If you were to cut the EM Drive truncated cone along a plane intersecting the axis of axi-symmetry where the electromagnetic field is shown in the COMSOL image, the waveguide enters the EM Drive completely on the 1/2 of the EM Drive. The center axis of the waveguide is way off, away from the plane where the electromagnetic field is shown.Thus << if we define a plane with both the axis of frustum and axis of waveguide>> is not the correct plane, because the waveguide is entering the EM Drive off-axis.Could you envision a torque, due to the waveguide entering the EM Drive not symmetrically, resulting from two thrust vectors: one thrust vector aligned with the axis of axi-symmetry of the EM Drive and the other axis being the axis of the waveguide?Imagine a vertical vector (due to the EM Drive cone) and a horizontal force vector that is acting at a distance R from the vertical vector. This seems to result in a torque. If everything is rigid, this torque is reacted by the table, and it may show up as a torsional displacement, registering as a horizontal force (which arises from the torque produced by the waveguide acting asymmetrically).

Tajmar Experimental resultsCavity Length(m) = 0.0686Big Diameter(m) = 0.0541Small Diameter(m) = 0.0385Dielectric = NoneFrequency = 2.44GhzInput Power = 700w (output of magnetron)are that really the diameters used in the paper?(i dont have the paper )Is it possible that this are the radii? if i look at the picture the height is almost equal to the a-side of the waveguide...the a-side of WR430=109,22mm and WR340=86,36mmthe big diameter is almost equal to that http://fairuse.stanford.edu/overview/fair-use/what-is-fair-use/This is the American Institute of Aeronautics and Astronautics link to Martin Tajmar's et.al. paper, that should be obtained from the American Institute of Aeronautics and Astronautics:Direct Thrust Measurements of an EM Drive and Evaluation of Possible Side-Effects M. Tajmar and G. Fiedler51st AIAA/SAE/ASEE Joint Propulsion Conference http://arc.aiaa.org/doi/pdf/10.2514/6.2015-4083if everyone is able to share a link to the paper (without the need to pay for) please send me a PM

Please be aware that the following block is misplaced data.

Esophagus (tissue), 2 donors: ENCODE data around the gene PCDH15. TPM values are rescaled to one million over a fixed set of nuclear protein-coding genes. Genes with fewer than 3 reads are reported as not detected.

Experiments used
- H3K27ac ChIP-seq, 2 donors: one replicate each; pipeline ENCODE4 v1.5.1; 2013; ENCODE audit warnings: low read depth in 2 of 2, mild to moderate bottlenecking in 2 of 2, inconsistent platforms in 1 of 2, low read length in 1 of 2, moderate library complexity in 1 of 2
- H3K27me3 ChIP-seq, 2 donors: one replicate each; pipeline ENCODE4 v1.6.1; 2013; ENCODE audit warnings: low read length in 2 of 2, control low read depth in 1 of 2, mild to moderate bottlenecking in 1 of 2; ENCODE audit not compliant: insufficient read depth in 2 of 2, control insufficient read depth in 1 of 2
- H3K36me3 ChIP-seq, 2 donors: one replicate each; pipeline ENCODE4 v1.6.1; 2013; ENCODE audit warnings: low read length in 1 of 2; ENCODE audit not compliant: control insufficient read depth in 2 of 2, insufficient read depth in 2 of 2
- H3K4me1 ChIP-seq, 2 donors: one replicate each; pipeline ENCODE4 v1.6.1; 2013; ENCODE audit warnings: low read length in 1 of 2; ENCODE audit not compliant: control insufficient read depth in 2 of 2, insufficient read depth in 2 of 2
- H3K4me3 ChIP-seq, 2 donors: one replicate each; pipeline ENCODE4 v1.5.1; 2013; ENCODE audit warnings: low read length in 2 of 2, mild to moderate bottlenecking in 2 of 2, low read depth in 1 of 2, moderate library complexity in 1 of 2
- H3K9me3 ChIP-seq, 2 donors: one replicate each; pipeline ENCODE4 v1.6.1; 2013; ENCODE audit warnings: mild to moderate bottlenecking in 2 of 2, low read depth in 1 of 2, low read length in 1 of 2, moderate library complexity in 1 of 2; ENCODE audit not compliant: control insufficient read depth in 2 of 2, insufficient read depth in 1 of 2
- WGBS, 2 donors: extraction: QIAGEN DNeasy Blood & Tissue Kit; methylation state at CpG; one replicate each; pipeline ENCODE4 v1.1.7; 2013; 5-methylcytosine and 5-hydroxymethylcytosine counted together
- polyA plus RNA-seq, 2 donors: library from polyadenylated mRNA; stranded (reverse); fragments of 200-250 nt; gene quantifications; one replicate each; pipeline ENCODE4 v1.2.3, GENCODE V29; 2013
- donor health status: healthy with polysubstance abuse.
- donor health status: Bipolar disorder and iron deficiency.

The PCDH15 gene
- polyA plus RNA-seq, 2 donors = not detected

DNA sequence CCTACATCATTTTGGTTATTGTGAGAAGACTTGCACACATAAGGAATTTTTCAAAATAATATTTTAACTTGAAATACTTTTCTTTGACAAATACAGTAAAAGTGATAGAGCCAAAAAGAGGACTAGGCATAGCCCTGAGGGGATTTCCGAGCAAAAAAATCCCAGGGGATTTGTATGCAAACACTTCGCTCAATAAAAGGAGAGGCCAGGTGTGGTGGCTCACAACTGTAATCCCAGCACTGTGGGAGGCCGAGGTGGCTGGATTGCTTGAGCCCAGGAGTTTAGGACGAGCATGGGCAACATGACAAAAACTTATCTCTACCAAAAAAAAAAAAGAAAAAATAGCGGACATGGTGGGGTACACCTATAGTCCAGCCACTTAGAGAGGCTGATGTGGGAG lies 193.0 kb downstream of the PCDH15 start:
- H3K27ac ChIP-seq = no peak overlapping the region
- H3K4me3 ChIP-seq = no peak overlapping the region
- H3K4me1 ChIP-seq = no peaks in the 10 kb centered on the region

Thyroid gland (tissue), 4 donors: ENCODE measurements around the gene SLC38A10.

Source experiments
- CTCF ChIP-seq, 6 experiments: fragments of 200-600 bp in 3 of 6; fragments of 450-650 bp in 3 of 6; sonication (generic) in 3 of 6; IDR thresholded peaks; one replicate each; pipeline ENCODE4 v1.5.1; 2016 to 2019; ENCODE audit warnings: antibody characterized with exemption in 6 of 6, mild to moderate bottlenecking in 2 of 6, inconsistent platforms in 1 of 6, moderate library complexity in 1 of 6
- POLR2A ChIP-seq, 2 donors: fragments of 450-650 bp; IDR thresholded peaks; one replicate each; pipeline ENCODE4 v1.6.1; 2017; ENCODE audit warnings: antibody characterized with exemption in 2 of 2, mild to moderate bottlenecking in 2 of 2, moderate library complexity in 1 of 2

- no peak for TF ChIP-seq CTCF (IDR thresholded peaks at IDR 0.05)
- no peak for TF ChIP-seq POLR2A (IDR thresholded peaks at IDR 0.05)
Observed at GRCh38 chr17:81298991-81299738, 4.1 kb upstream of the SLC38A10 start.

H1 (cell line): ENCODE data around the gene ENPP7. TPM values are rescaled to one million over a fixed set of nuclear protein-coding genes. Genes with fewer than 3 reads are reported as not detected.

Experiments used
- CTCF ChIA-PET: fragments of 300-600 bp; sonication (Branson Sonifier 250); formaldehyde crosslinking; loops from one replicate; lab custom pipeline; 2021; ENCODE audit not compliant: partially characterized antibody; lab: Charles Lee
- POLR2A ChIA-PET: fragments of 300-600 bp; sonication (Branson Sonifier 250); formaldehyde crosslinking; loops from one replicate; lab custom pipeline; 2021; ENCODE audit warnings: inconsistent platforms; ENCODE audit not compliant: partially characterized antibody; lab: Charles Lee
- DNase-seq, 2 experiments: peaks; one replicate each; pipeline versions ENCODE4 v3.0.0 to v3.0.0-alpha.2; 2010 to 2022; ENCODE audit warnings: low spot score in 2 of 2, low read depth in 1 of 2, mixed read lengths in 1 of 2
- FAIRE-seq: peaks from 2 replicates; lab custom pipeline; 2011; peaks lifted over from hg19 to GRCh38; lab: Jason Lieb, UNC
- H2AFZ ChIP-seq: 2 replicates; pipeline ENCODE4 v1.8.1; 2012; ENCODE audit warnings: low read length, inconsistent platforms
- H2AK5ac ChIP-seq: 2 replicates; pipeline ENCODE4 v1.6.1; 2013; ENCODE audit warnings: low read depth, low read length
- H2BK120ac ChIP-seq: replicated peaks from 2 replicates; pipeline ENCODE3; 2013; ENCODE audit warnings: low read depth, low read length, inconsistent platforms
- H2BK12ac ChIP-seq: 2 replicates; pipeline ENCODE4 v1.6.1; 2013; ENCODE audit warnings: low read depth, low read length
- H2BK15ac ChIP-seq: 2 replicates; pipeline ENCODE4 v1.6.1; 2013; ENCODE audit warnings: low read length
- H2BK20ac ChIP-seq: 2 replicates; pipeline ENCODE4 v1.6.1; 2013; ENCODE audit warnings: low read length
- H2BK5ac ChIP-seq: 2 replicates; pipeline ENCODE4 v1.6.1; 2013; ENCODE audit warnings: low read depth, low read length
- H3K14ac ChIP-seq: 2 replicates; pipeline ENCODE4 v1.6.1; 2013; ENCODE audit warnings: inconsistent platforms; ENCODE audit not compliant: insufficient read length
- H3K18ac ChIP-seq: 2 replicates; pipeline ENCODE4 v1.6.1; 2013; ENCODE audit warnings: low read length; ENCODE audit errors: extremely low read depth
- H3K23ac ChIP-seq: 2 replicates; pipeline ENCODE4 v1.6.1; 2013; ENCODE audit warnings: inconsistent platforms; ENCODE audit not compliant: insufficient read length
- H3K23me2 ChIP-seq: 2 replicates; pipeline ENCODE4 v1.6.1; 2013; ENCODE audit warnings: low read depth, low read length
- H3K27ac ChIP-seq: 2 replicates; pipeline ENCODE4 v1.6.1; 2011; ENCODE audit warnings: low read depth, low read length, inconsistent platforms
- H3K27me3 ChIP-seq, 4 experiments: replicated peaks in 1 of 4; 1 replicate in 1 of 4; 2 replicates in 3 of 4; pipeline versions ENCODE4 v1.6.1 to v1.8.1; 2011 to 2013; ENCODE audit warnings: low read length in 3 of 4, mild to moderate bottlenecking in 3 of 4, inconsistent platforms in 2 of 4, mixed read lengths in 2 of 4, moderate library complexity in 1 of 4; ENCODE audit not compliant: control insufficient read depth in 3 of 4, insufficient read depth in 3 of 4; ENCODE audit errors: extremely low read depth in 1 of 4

Quote from: X_RaY on 07/26/2015 09:10 PMTajmar Experimental resultsCavity Length(m) = 0.0686Big Diameter(m) = 0.0541Small Diameter(m) = 0.0385Dielectric = NoneFrequency = 2.44GhzInput Power = 700w (output of magnetron)are that really the diameters used in the paper?(i dont have the paper )Is it possible that this are the radii? if i look at the picture the height is almost equal to the a-side of the waveguide...the a-side of WR430=109,22mm and WR340=86,36mmthe big diameter is almost equal to that http://fairuse.stanford.edu/overview/fair-use/what-is-fair-use/This is the American Institute of Aeronautics and Astronautics link to Martin Tajmar's et.al. paper, that should be obtained from the American Institute of Aeronautics and Astronautics:Direct Thrust Measurements of an EM Drive and Evaluation of Possible Side-Effects M. Tajmar and G. Fiedler51st AIAA/SAE/ASEE Joint Propulsion Conference http://arc.aiaa.org/doi/pdf/10.2514/6.2015-4083if everyone is able to share a link to the paper (without the need to pay for) please send me a PMUsing the WR340 flange narrow dimensions I estimate the big end diameter at 110mm, which very strongly suggests the big and small end diameters are radius and not diameters as claimed.Likewise the cavity length when compared to the flange longer length suggests it too has been half sized.This suggests all the dimensions need to be doubled.With those mods and assuming the length is the overall length and not the inside length with the screwed in small end plate, it is possible to get TE111 resonance at 2.45GHz. Df is 0.562. At 700W input and a Q of 48.8 the Force prediction is 128uN, which means their Df is lower than 0.562 or they have other numbers wrong.